This goal can be accomplished by compiling the program in a temporary folder, or "lost folder", which will be deleted after the program has been published, and which will not ever be found again after that. When each user runs the front end, that user's ADE will search for and find the library in the current folder where the program is running, and will not "latch on" to the main copy of the compiled program library that resides on the network in the production area (or in the developer's home folder). The only time that users are accessing the compiled front end and the compiled program library is when they click an icon on their desktop to copy those files to a folder on the user's computer while getting a new version.

What follows is a subset of the batch file that we use to publish our programs to the production area. Adapt this sample of the "lost folder" method to your situation. We use %USERPROFILE% because we had some issues with some other environment variables being too long and causing lines that were longer than 255 characters, which the command prompt choked on.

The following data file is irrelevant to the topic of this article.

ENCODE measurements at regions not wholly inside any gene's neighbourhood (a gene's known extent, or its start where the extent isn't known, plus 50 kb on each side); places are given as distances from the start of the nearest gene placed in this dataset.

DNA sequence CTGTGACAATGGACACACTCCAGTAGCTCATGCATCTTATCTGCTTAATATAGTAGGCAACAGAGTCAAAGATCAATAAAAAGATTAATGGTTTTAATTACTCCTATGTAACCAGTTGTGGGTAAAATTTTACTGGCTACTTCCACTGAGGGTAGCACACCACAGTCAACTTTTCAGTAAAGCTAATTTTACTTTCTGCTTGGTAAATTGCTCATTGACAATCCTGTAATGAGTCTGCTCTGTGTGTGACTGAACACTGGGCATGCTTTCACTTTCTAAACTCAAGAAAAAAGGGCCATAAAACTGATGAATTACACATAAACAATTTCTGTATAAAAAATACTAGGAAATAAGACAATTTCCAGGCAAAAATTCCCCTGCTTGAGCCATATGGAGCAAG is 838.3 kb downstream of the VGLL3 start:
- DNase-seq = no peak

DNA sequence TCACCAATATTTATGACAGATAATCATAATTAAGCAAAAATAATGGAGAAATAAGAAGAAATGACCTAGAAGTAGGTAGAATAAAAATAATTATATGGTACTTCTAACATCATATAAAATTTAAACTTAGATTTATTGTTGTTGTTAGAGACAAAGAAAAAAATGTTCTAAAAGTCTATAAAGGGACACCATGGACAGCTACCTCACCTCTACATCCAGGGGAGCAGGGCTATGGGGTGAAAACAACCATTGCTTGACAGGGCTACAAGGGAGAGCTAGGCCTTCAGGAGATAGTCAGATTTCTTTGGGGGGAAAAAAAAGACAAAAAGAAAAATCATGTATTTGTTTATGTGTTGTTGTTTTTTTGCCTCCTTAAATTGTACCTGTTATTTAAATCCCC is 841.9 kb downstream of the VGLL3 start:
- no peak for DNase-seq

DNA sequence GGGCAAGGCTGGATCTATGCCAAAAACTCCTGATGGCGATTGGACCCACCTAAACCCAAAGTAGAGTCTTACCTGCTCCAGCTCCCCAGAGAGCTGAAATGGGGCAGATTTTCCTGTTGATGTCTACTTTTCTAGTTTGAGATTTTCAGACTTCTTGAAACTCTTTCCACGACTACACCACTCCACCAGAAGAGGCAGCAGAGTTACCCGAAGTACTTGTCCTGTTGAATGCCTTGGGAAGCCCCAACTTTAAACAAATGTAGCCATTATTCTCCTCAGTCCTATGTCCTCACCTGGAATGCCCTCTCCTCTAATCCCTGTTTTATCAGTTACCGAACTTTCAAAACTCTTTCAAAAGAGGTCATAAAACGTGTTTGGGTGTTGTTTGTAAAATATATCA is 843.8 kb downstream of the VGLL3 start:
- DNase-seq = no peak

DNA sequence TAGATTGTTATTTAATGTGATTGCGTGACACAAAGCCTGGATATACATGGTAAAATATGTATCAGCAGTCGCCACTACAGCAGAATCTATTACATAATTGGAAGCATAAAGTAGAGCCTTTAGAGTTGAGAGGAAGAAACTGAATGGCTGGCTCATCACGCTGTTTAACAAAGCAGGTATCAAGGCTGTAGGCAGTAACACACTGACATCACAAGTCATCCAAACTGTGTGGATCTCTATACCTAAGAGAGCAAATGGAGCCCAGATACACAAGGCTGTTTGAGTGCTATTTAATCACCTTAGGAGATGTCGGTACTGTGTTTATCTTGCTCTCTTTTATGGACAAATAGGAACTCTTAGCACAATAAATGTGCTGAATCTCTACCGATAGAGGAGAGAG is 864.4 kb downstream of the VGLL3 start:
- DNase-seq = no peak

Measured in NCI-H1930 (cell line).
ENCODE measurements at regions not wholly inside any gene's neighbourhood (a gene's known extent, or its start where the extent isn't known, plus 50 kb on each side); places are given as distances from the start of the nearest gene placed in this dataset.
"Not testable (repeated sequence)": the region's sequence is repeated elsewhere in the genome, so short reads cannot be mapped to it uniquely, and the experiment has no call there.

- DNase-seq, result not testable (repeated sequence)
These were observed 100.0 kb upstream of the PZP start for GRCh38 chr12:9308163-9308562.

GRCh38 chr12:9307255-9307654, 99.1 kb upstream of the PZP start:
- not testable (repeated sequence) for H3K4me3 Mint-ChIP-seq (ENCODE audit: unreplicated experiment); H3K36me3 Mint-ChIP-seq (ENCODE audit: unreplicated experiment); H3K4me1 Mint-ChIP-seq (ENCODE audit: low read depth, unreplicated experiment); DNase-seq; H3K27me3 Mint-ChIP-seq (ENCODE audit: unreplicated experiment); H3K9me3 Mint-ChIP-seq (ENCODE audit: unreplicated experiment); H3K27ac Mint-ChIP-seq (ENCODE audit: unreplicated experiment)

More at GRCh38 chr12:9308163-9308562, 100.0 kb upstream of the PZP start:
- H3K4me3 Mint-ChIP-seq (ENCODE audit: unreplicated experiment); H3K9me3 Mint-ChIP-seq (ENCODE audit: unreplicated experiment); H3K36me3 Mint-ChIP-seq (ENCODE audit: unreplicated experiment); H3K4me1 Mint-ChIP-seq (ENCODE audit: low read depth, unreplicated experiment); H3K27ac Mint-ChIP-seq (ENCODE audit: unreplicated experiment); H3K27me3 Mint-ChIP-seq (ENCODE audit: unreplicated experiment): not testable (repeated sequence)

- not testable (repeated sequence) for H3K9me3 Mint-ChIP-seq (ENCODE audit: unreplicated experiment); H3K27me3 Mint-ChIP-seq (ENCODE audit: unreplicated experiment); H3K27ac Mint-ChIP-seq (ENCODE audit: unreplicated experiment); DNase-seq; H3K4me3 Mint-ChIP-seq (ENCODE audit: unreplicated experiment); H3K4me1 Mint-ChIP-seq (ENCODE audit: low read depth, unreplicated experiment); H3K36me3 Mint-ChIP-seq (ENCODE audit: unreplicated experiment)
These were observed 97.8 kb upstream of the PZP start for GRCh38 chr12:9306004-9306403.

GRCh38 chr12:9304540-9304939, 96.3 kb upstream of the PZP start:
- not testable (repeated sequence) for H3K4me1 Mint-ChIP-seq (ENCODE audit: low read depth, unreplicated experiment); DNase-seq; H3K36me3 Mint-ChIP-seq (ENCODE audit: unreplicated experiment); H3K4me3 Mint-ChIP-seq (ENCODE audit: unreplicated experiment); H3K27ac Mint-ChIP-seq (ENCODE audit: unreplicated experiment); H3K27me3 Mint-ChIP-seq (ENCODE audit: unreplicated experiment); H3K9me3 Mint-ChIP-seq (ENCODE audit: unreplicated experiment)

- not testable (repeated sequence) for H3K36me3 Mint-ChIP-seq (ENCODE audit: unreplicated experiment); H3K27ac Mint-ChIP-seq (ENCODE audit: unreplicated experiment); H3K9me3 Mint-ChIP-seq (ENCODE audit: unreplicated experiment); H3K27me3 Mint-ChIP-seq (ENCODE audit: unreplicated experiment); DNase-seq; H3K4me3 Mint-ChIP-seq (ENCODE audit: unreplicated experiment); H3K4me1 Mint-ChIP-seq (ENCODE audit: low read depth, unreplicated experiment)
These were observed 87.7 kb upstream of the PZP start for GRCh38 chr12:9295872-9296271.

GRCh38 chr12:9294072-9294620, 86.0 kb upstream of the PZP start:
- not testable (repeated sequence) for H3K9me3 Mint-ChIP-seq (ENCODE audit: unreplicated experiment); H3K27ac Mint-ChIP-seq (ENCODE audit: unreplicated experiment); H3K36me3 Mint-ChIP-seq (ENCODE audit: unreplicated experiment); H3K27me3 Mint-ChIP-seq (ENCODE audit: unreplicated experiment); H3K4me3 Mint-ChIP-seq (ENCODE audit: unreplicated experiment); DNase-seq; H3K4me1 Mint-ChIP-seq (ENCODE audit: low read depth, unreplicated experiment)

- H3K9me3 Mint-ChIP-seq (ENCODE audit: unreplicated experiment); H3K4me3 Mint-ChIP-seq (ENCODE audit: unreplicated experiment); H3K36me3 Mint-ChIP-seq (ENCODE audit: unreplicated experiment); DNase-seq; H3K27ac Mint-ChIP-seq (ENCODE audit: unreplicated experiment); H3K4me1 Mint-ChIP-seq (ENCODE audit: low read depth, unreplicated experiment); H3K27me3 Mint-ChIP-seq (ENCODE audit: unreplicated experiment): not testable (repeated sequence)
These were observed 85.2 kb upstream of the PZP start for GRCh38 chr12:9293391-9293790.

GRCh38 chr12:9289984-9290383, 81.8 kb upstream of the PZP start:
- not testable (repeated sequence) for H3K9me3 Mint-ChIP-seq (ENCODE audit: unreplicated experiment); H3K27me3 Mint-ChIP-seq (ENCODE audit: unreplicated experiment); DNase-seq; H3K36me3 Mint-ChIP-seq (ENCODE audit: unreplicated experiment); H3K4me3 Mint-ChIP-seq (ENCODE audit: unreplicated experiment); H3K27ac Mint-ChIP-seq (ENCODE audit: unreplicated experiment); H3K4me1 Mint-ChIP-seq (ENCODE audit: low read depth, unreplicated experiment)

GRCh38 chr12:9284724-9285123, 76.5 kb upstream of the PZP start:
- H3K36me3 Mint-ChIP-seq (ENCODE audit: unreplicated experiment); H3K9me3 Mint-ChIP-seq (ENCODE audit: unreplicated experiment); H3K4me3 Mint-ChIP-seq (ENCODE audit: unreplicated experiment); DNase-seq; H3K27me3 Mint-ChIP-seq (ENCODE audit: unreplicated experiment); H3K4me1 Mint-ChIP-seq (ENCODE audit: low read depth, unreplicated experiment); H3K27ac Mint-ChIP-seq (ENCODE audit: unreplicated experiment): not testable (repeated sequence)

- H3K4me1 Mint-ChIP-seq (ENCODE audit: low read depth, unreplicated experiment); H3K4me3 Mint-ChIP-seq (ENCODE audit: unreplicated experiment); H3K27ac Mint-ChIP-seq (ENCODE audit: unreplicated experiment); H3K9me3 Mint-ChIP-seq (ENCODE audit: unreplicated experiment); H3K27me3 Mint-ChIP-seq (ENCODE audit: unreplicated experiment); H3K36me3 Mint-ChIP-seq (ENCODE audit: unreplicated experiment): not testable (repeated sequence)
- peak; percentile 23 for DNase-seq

Note: The complete version of this batch file also copies and compiles the main front end program as well as the library. The library must be compiled first, and then the main program, so that a reference can be set up in the main program to refer to the library ADE. I've left out the lines which compile the main program for the sake of making this example more readable.
:establish an environment variable composed of the folder name, date, and time
set tFTime=%time:~0,2%%time:~3,2%
set tFTime=%tFTime: =0%
set tFolder=MyCompiledProg%date:~10,5%-%date:~4,2%-%date:~7,2%-%tFTime%

:make the new temporary folder on the c: drive
md %tFolder%
cd %tFolder%

:copy the program from the development area into the newly created temporary folder